While they wait, Juana is missing watching her daughter grow taller, hearing about her adventures at school, kissing her hurts to make them go away.

    "My family has entrusted their lives in the laws set by the U.S. government and immigration, and until you hear from them, you have no idea what will happen tomorrow. I've got a 3-year-old who is separated from her mom. The family separation is the ultimate hardship about it," Jason says.

    "I can not give her the time back that she is missing with her mom. I can't give her mom back the time she is missing with Ashlynn."

    Juana calls every morning between 8:30 and 9 a.m. before Ashlynn goes to preschool. "She can't even talk. I barely get a 'hello' out of her broken crack of a voice," Jason says about his wife. "It is to the point that I don't know what to say to her. I tell her it will be O.K., and she asks how do I know? How do you answer that?"

    His wife wonders if they made a mistake. There is no guarantee she will get to come back into the United States.

    "I feel terrible. I need a hug," she said between tears and by phone on Thursday. "All the time I want my baby. My baby needs to stay with her mom."

    Everyday she prays for Jason and Ashlynn, "I pray that Jesus helps me come home fast," Juana said.

    "Want to talk to mommy?" Jason asks Ashlynn a last time before he got off the phone with his wife on Thursday, reaching the phone out to her. She turns away, shaking her head as if the 15-second conversation she had earlier when she grabbed the phone away from daddy was enough.

    Jason put the phone back up to his ear.

    "Keep smiling," Jason says into the phone. "It is going to be OK. It is going to be OK," he says, pausing. "It will."

    How it works

    If a person enters the United States illegally and then decides to become a legal resident, under federal law they must go back to their home country to apply for permanent residency status, or a green card, and are barred from re-entering the U.S. for 10 years.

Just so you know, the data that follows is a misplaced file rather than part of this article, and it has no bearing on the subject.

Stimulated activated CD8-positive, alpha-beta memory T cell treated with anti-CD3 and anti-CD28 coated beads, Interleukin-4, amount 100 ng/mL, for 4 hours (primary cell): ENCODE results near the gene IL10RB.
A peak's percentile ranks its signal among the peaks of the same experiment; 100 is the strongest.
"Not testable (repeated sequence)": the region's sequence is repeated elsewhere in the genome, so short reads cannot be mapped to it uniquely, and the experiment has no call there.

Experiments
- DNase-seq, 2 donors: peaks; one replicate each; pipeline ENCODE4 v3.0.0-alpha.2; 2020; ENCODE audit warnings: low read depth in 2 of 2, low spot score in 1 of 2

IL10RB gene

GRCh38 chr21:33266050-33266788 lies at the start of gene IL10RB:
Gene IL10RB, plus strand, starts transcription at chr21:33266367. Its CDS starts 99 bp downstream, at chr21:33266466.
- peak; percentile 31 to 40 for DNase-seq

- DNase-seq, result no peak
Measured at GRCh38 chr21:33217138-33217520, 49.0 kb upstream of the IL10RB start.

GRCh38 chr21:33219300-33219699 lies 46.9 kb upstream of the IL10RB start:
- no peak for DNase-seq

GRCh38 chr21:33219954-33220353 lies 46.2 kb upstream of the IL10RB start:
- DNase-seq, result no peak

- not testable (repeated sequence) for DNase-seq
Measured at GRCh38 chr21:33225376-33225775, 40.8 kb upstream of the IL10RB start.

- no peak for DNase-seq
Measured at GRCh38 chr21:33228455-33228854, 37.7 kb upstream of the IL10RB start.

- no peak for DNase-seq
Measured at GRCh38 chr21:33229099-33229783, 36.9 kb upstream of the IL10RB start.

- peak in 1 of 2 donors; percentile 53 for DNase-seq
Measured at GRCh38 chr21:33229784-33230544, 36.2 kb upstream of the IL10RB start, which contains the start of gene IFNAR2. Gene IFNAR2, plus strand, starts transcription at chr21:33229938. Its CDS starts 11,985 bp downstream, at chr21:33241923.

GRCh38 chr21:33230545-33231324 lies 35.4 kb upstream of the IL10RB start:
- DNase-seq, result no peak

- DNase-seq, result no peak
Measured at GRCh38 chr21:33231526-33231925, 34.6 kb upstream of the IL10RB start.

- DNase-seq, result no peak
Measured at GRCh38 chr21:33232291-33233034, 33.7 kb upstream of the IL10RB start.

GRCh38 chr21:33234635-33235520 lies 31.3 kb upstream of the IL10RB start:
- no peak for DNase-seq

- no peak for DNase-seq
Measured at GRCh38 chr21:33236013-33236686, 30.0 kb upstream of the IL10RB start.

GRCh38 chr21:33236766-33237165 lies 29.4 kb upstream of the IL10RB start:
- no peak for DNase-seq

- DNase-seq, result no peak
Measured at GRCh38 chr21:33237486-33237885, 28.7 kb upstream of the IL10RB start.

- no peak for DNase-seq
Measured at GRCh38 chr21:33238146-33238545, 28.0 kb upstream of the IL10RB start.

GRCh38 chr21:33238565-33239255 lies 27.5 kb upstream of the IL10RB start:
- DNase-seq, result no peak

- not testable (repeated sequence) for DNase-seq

Even if the person has married an American, it does not make them a U.S. citizen. The laws changed after 9/11. Any illegal immigrant must leave to go through the process to get a green card.

    If the illegal immigrant has an American family in the U.S. and can prove being separated will create an extreme hardship on the family, he or she can apply for a waiver that could allow them to re-enter the U.S. in as little as six months. However, having a family in the U.S. does not guarantee they ever will be granted a green card or ever allowed back in the United States.

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  2. #2
    Senior Member Beckyal's Avatar
    Join Date
    May 2010
    don't give her citizenship. All that means is that her family will join her.

  3. #3

    Join Date
    Jan 1970
    They knew the chance they were taking when they got themselves into this mess. Time to pay the piper. I firmly believe these people thought they could get away with it forever. They were wrong.

    Lots of Americans who commit crimes WISH it was only a matter of six months, or 10 years for that matter, before they could be with their spouses and children again! And they're spending that time in a prison...not living with their dad.